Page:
connects with Is. 65, concerning the establishment of the Kingdom, not
after the Millennium.
No more sea, i.e. nations, 17:15
Heaven and earth pass away, the former (Gk. proton) things pass,
v.4- the things that were once first place now pass.
"The bride" is married at the marriage supper (19:7-9)-
not at the end of the Millennium. Therefore this is about the setting
up of the Kingdom at Christ's return.
"The tabernacle of God is with men, and he will dwell with them,
and they shall be his people, and God himself shall be with them, and
be their God" (21:3) = Ez. 37:26,27, concerning
the time of Christ's return. If God lives with us at Christ's return,
how will He be shielded from the 'mortal' population? This problem dissapears if the 1000 years is seen as a description of the
= fulfilment of Gen. 17:3.
21:4 wiping away tears s.w.
sin blotted out at Christ's return. Tears = for our sins (sorrow = sin
in Is. 53).
we have an emotional breakdown straight after the judgment?
to mortals to drink fountain of water of (eternal) life freely, as the
river in chapter 22, implies the mortals will be progressively granted
immortality during the setting up period.
21:24 Gk. speaks of the nations of those who are
being saved. We, now, take the water of life (22:17; Jn. 4:14;
Mt. 10:8). The mortals will replicate then our experience now. Therefore
we can preach to them from our personal experience and they can follow
our pattern of redemption.
will give the water of life freely then to the mortals- as he did in
his mortality. It's the same Jesus, with no fundamental change. Freely
we received, freely give- not a reference to not charging for the Gospel,
but a command to reflect the gracious enthusiasm for our salvation which
we have received from the Lord.
people are the responsbile of
20:15, those of 22:15
who are placed (Geographically?) outside the encampment of the people
The fearful- s.w.
only Mt. 8:26; Mk. 4:40
re. disciples. We either have faith or no faith;
there's no third road. "I believe, help thou mine unbelief"
was counted as faith. On the other hand, "O ye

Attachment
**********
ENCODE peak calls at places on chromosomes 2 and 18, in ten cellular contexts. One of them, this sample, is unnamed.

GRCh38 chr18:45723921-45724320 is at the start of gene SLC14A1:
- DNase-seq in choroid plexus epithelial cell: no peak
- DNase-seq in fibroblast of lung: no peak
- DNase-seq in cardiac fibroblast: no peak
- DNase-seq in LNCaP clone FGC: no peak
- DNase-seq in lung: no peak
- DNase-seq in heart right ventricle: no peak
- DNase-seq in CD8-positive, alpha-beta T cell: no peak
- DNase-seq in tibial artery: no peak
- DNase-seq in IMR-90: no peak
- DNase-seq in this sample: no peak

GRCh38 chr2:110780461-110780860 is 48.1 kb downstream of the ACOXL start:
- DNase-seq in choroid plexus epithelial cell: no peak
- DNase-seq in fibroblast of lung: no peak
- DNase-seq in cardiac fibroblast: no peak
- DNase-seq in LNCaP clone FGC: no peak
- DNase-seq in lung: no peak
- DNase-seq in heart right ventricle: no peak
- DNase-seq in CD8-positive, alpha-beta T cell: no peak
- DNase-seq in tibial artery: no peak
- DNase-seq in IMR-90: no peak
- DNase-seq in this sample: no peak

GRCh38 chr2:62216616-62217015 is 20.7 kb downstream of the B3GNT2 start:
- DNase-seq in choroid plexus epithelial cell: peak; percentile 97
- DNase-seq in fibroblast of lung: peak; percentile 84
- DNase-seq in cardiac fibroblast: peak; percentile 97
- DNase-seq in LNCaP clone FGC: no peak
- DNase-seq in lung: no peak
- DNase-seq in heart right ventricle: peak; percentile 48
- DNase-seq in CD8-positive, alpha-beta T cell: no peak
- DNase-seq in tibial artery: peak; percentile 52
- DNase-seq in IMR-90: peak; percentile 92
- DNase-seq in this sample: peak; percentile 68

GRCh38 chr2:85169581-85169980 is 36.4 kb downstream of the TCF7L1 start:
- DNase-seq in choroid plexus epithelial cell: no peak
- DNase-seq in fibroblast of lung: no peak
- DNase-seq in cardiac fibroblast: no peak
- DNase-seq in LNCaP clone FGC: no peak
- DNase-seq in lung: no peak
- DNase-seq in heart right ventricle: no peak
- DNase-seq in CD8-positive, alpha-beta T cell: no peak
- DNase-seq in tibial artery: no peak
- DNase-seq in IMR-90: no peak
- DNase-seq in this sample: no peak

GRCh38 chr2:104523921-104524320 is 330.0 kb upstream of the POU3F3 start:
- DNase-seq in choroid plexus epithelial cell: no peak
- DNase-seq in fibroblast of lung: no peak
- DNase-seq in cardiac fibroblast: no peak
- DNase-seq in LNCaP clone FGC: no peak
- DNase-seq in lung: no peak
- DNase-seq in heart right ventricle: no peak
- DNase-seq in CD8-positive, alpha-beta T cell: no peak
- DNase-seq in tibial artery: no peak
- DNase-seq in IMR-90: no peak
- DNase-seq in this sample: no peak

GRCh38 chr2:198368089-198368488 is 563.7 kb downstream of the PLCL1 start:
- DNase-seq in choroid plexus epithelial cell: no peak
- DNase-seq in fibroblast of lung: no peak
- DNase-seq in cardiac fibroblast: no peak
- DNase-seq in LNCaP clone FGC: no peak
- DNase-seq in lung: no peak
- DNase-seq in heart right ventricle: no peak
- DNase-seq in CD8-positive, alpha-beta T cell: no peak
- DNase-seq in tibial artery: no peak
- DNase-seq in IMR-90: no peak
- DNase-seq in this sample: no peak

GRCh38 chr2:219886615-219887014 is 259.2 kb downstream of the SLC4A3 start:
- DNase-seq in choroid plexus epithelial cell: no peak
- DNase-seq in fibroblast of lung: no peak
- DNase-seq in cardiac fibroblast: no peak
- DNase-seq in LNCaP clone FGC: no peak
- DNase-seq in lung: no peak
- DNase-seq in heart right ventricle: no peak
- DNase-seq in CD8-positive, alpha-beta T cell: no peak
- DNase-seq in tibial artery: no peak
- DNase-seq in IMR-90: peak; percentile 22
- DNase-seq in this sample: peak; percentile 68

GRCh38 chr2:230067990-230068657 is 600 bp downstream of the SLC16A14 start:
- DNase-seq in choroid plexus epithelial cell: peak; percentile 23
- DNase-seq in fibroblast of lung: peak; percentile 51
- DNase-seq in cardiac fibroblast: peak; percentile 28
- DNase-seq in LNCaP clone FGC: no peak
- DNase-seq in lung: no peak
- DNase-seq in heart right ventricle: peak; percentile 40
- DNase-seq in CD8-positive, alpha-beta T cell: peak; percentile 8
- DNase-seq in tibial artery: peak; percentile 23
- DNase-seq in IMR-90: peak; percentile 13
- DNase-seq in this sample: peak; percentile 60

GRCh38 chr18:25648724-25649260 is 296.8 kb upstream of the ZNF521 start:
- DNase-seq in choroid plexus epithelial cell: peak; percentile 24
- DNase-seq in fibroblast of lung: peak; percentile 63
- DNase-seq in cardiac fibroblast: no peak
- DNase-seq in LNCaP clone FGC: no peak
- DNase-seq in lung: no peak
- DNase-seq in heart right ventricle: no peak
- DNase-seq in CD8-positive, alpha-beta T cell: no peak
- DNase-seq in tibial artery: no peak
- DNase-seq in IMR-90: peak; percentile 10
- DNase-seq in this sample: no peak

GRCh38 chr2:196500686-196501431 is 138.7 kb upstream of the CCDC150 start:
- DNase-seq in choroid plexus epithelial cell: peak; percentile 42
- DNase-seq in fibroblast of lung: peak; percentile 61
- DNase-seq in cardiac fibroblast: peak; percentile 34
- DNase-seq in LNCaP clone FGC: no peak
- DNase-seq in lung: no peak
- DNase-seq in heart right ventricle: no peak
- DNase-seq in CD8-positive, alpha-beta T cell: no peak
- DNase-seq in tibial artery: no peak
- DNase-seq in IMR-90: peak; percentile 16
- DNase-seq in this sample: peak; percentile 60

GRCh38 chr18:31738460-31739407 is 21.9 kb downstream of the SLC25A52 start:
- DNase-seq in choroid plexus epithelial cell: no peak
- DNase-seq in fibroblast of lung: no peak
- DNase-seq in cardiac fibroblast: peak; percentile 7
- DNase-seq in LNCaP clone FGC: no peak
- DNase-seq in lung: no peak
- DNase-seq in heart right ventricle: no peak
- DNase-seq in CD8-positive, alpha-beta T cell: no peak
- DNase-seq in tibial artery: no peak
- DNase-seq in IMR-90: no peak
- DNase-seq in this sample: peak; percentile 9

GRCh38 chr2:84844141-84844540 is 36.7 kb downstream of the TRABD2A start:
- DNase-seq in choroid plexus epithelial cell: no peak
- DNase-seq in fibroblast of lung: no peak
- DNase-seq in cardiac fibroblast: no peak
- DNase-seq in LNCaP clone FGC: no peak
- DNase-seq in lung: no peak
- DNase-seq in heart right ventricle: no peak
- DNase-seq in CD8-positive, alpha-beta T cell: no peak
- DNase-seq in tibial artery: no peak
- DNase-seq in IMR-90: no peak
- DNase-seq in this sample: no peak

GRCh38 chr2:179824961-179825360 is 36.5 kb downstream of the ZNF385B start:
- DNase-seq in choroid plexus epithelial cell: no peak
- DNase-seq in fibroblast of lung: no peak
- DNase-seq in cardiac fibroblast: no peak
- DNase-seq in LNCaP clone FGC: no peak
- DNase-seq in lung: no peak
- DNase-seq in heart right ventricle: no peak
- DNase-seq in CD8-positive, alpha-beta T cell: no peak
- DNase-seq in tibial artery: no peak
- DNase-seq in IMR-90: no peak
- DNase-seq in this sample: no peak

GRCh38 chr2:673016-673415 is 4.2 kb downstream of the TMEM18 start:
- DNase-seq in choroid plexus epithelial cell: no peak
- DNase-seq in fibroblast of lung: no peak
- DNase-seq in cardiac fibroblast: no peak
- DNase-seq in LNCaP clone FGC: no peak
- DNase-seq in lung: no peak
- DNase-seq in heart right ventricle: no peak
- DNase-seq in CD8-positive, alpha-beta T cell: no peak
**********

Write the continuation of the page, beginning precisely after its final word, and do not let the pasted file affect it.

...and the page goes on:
of little faith. How is it that ye have no faith?".
The unbelieving- s.w.
re. the disciples (Mt. 17:17; Jn. 20:27; Tit. 1:15).
only s.w. elsewhere in Rev. re. believers
murderers, whoremongers (s.w. re.
believers in 1 Cor. 5:9,11; Heb. 12:16; 13:4),
sorcerers, idolaters, liars". These are the refjected
saints. It means that in essence this is how God sees some in the ecclesias.
Or does it show that far more people than we expect will be classed
as responsible to judgment?
This overall sequence of judgment
on the kings of the earth, gathering them into a pit, shutting them
up, then their revival and final destruction and then the unchallenged,
eternal reign of Christ is the same sequence as in Is. 24:20-23. Very
significantly, Psalm 2 has a similar picture, of Christ ruling amidst
his enemies, "the kings of the earth" (cp. Rev. 19:19), who
then decide to cast away the cords with which Christ has bound them
(Ps. 2:3). This is exactly the scene of Rev. 20; the enchained remnants
of the first invasion, along with the rejected saints, being loosed
from their chains and surrounding Jerusalem.
Interestingly, Psalm 2 describes them throwing off their chains, whilst
Rev. 20 says that their chains of condemnation are loosed. Presumably
this means that they try a rebellion against the Lord Jesus which he
'lets' succeed. The language of Rev. 19:15-18 combines allusions to
both Psalm 2 and also Ezekiel 38- as if to imply that they both prophecy
of the same invasion, i.e. that after Christ has returned.
can construct a possible timeline of events from the evidence here presented:
invasion; 3˝ year domination of
and punished, some immediately, others by being placed outside the confines
land of promise, i.e. the Kingdom. The rejected 'saints' also go there.
They are 'chained', i.e. kept out of the territory which comprises the Kingdom. They rebel against
this period of 'chaining' and punishment, the Kingdom is established.
invasion aims for the temple (Joel 3; Ez. 38) .
It replicates the earlier invasion, prior to Christ's return. He is King
(Psalm 2). The rebellion lasts a short time- maybe 3˝ years?
It is destroyed by fire (Ez. 39).
with the first invasion, some are destroyed immediately, others are
punished in a certain geographical area on the borders of the
Kingdom, for a very long time.